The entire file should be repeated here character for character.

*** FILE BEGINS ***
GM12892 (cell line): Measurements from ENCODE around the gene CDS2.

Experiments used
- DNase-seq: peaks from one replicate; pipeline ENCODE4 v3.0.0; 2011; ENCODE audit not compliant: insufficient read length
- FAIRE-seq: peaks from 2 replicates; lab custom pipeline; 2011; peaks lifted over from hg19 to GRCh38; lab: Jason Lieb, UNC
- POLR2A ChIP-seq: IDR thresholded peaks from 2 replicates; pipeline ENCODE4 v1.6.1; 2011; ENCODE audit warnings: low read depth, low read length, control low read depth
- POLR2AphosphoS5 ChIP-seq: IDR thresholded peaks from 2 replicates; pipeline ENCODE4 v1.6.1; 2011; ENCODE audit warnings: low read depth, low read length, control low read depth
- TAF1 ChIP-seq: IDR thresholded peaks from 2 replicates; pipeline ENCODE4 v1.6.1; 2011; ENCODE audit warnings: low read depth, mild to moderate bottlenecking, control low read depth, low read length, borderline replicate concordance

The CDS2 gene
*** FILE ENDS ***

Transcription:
GM12892 (cell line): Measurements from ENCODE around the gene CDS2.

Experiments used
- DNase-seq: peaks from one replicate; pipeline ENCODE4 v3.0.0; 2011; ENCODE audit not compliant: insufficient read length
- FAIRE-seq: peaks from 2 replicates; lab custom pipeline; 2011; peaks lifted over from hg19 to GRCh38; lab: Jason Lieb, UNC
- POLR2A ChIP-seq: IDR thresholded peaks from 2 replicates; pipeline ENCODE4 v1.6.1; 2011; ENCODE audit warnings: low read depth, low read length, control low read depth
- POLR2AphosphoS5 ChIP-seq: IDR thresholded peaks from 2 replicates; pipeline ENCODE4 v1.6.1; 2011; ENCODE audit warnings: low read depth, low read length, control low read depth
- TAF1 ChIP-seq: IDR thresholded peaks from 2 replicates; pipeline ENCODE4 v1.6.1; 2011; ENCODE audit warnings: low read depth, mild to moderate bottlenecking, control low read depth, low read length, borderline replicate concordance

The CDS2 gene